“Veteran suicides average one every eighty minutes, an unprecedented eighteen a day or six thousand a year. They are 20 percent of all U.S. suicides, though veterans of all wars are only about seven percent of the U.S. population … Veterans are also disproportionately homeless, unemployed, poor, divorced, and imprisoned.”
Mimetic theory also teaches us about scapegoating. Many in the U.S. demonize soldiers, labeling them as killers fighting an unjust war. Others valorize soldiers, honoring them as heroes. Both are methods of scapegoating soldiers. They are convenient ways for us to avoid our own moral injury. Dealing with the burden of immoral and unjust wars in Iraq and Afghanistan is not just the responsibility of soldiers — it’s our responsibility as a society. America’s very soul is morally injured by these wars and by the fact that we turned a blind eye to the suffering of veterans after they go through the hell of war. The way to heal from moral injury is not to conveniently scapegoat soldiers or ignore the suffering of veterans, but to take responsibility for the harm that we as a nation have caused soldiers by sending them to war.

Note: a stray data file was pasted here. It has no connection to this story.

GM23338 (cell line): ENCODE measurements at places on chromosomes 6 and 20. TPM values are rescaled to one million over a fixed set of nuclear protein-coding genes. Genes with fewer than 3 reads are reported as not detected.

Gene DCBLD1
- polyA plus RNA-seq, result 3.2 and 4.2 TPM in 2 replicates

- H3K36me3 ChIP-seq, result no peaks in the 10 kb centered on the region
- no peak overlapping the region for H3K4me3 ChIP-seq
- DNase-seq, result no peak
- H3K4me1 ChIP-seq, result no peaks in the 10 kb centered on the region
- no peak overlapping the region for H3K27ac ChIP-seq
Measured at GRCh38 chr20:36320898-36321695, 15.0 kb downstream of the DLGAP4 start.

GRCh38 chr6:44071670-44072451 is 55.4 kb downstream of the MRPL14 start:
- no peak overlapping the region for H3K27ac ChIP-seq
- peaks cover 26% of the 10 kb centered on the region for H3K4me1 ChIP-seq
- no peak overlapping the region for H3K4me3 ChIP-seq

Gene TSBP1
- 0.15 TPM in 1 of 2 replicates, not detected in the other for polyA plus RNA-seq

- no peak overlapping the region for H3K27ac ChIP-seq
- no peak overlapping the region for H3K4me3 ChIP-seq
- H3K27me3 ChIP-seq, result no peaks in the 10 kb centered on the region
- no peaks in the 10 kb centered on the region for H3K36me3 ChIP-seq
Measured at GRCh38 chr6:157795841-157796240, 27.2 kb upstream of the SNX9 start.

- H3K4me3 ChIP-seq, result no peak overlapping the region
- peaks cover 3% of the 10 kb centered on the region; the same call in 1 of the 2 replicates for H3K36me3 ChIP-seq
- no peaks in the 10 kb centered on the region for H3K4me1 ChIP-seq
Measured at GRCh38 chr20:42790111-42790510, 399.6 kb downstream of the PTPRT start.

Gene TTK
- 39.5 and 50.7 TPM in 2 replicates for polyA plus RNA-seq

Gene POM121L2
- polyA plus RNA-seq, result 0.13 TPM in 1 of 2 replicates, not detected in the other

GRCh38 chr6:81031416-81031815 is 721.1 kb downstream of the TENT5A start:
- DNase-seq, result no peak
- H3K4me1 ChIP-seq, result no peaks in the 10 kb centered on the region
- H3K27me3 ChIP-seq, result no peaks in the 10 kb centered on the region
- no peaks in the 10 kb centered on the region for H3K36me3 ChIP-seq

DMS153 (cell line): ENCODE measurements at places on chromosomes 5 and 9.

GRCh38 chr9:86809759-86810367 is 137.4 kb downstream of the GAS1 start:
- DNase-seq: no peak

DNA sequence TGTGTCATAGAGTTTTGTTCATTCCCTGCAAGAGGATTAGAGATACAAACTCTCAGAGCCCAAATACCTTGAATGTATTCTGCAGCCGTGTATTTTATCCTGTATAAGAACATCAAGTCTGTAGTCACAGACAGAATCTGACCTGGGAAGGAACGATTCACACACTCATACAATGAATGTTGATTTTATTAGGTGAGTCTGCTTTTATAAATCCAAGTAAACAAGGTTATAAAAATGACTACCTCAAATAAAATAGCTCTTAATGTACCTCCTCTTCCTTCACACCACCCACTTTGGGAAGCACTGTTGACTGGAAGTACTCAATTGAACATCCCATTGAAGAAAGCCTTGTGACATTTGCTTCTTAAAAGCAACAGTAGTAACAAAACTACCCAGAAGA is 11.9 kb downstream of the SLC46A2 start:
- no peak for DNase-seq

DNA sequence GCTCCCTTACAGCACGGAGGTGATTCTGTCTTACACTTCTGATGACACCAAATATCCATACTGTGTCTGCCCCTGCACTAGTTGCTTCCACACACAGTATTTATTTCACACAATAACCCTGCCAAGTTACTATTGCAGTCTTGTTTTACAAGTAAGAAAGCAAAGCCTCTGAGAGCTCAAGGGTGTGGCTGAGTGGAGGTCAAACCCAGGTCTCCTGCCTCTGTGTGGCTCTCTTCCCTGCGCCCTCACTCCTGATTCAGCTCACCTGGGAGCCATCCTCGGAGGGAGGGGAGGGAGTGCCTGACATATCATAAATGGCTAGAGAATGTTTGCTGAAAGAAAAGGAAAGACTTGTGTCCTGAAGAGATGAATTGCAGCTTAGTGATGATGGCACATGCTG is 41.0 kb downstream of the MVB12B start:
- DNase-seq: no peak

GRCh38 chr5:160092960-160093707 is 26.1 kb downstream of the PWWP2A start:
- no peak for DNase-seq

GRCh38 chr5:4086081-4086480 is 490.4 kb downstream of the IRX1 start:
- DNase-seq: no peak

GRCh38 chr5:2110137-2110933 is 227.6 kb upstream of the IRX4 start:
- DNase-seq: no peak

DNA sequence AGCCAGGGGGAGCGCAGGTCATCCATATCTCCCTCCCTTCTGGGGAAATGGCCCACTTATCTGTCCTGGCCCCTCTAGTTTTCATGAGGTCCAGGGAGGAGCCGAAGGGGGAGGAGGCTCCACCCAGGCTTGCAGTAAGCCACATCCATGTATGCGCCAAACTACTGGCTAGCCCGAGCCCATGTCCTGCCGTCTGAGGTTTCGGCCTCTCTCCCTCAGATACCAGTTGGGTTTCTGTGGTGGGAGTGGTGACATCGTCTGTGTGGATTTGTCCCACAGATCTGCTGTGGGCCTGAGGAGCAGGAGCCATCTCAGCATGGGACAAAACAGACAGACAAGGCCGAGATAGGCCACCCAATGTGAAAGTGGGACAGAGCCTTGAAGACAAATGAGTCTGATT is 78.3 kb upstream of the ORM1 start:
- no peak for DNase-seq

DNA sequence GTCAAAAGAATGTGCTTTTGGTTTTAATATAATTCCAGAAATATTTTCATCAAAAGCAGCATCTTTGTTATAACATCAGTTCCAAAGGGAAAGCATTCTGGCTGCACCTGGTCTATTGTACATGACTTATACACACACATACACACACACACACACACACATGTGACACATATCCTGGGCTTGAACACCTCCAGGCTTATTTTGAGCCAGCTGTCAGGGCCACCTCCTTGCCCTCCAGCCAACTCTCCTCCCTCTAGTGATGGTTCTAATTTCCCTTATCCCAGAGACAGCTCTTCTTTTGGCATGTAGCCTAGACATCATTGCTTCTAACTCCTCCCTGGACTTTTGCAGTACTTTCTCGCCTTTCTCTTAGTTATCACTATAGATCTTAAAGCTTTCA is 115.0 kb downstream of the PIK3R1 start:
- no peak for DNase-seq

Soldiers know on a deep moral level that in committing great harm to others, they have committed great harm to themselves. They don’t need our society to project our demons of war — our own moral injury — upon them as we point the finger of accusation against them. Soldiers have suffered enough moral injury. We need to take responsibility for our own.
We begin to take responsibility for our collective moral injury by listening with a non-judgmental presence to soldiers as they tell their stories. Even saying thank you to soldiers implies a judgement that stops a soldier from talking about the pain of moral injury. Brock and Lettini claim that soldiers “need the civilians in their lives, those of us with whom they must learn to live again.”
“To listen to veterans requires patience with their silence and with the confusion, grief, anger, and shame it carries … We must be willing to engage their moral and theological questions with openness and to journey with them as we are mutually transformed in the process.”
Mutual transformation from moral injury to healing should be our goal. As individuals and as a nation, the only way we will heal from the demons of war is to stop scapegoating one another and take responsibility to love to our neighbors, especially our neighbors who have fought in immoral wars, as we love ourselves.